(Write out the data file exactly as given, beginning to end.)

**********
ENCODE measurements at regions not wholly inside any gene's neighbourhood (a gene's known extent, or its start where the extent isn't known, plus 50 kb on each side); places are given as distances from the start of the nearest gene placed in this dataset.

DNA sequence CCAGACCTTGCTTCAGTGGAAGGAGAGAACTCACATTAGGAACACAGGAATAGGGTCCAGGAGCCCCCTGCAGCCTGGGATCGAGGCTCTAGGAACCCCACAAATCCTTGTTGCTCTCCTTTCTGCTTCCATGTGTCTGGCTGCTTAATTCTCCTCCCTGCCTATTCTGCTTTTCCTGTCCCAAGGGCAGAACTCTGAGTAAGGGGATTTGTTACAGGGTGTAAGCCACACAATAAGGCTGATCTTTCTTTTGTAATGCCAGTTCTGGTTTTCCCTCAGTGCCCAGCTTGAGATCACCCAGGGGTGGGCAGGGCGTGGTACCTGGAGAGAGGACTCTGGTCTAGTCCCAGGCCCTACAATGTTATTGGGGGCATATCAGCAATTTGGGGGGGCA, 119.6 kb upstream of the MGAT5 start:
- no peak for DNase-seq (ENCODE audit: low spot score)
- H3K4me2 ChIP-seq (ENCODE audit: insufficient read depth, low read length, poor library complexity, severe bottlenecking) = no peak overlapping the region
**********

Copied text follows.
ENCODE measurements at regions not wholly inside any gene's neighbourhood (a gene's known extent, or its start where the extent isn't known, plus 50 kb on each side); places are given as distances from the start of the nearest gene placed in this dataset.

DNA sequence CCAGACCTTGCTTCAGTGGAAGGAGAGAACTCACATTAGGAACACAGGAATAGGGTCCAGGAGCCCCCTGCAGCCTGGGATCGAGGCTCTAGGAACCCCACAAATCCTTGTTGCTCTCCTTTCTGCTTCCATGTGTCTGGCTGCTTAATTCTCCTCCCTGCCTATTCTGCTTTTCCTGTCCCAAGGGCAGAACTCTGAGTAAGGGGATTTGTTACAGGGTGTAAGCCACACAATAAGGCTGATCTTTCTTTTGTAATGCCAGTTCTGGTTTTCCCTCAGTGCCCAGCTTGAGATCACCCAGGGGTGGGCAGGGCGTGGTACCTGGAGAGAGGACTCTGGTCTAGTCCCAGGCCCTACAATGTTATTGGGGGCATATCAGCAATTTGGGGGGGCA, 119.6 kb upstream of the MGAT5 start:
- no peak for DNase-seq (ENCODE audit: low spot score)
- H3K4me2 ChIP-seq (ENCODE audit: insufficient read depth, low read length, poor library complexity, severe bottlenecking) = no peak overlapping the region